In our procurements of facilities, for example, we are already making a number of changes. We are establishing a "critical points" checklist to make certain that all relevant information is considered in the decisionmaking process. We will include prior sales information. We are developing an early warning monitoring system for potential problem projects. We are amending our guidelines on publicizing facility projects to encourage better community involvement, and we are modifying other guidelines to prohibit the purchase of any environmentally contaminated site.

In summary, both customers and employees have called for the sweeping changes that are under way within the Postal Service. Our ability to survive as a communications business and to compete with new technologies and old adversaries is at stake. Some people have been concerned that we may be making these changes too quickly. However, with change of this nature and magnitude, there is no way to do it slowly. We cannot afford to approach change bureaucratically. That is really what got us where we are today. We cannot afford to study things to death either. We have a job that needs to be done, and we must get on with it. The decisions we are making literally affect many millions of people. We have an obligation to resolve them thoughtfully, carefully, responsibly, and quickly, and we are working to do just that.

Customer satisfaction is the key to our survival and our success as a communications business. Postal employees throughout our organization must work together with teamwork and harmony if we are to succeed in meeting the communication needs of our custom


From the beginning of my tenure, I have sought the input and recommendations of our union and management association leaders and to keep them informed and involved in our process for change, and I will continue to do that. I support the joint state

ments against violence in the workplace. I am committed to seeing that employees are treated with dignity and respect at all levels of our organization, and I am working to ensure that an appreciation for diversity is part of every function and workplace within our organization. Every postal employee can contribute to the success of the Postal Service if given the opportunity to do so. We will provide our employees with that opportunity. We will see that they have the equipment, the training, the input, and the authority they need to do their job.

Given the chance and the challenge, postal people can respond in heroic fashion. Last week, I went to Miami and talked with postal employees and customers. I wanted to thank our employees on behalf of the Postal Service and the Nation for the extraordinary efforts they made to restore mail service to south Florida in the height of the emergency.

More than 1,000 postal employees lost their homes to Hurricane Andrew, including 95 percent of our people in Homestead, FL. And yet in the wake of that disaster many put the needs of their neighbors first, returning to work the day after the hurricane struck to help restore emergency mail service. Where electricity was out, they sorted mail by portable lights powered by generators. They set up temporary stations and handed out the Social Security checks and emergency supplies shipped into the area.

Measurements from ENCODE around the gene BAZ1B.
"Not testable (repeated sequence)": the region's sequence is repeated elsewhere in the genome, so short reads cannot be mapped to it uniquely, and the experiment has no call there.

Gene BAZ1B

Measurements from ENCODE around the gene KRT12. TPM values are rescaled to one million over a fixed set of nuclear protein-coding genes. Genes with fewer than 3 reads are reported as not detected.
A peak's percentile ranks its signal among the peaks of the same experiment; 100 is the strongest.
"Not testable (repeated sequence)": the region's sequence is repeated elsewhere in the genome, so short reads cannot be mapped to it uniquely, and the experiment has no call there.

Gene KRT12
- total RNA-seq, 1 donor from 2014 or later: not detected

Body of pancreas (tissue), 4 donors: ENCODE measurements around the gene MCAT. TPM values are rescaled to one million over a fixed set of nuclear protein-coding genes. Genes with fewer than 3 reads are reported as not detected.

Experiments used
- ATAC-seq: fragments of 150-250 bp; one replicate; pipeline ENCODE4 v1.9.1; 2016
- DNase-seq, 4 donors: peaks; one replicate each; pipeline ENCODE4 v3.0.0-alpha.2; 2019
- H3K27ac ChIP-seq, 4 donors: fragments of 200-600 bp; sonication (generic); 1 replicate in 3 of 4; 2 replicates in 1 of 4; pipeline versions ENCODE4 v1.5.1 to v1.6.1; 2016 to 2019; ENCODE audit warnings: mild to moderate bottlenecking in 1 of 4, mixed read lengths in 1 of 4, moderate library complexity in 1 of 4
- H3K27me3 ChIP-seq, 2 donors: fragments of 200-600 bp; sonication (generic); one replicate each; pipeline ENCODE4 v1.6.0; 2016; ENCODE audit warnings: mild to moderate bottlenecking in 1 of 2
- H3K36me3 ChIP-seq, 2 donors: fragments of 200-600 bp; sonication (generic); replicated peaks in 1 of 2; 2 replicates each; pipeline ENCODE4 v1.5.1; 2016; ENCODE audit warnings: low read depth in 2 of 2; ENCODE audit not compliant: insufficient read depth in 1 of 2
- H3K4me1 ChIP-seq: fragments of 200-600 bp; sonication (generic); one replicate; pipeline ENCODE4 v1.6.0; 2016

The actions of our employees in south Florida represent the commitment we feel toward our customers and our communities. With the efforts of more than 700,000 postal employees nationwide and the continued input and support of postal customers, we will succeed in making the Postal Service more businesslike and more competitive.

Thank you very much. That concludes my prepared statement. Chairman CLAY. Thank you.

Mr. Runyon, you have asked for an extension until November 20 because only 11,400 supervisors have opted to retire. What will happen that will make the other 18,000 that you are seeking to persuade to retire to retire between now and November 20 that didn't make them want to retire by this coming Saturday?

Mr. RUNYON. Mr. Chairman, the reason we asked for the extension was in order to give the people who need to make decisions about the organization that opportunity. We expect that in 10-15 days we will have our field organization completely done.

Now of the people that we are talking about in administrative positions, 12,000 of those people are from the craft position, so those 12,000 are taken care of. We also have about 12,000 peoplewell, I guess it is 11,400-that have volunteered already. So we are really only looking for about 7,000 more.

Now the fact is, the reason that we asked for craft people or gave them the opportunity to retire was to provide some positions for some of our supervisors. So we feel that we have been successful in preparing places for the 30,000 people.

What we don't feel good about, though, is a fairness issue to the people who are having to make a decision without knowing what the final organization is. That is the reason we asked for the 45-day extension, and, by the way, we have received that extension as of yesterday from OPM.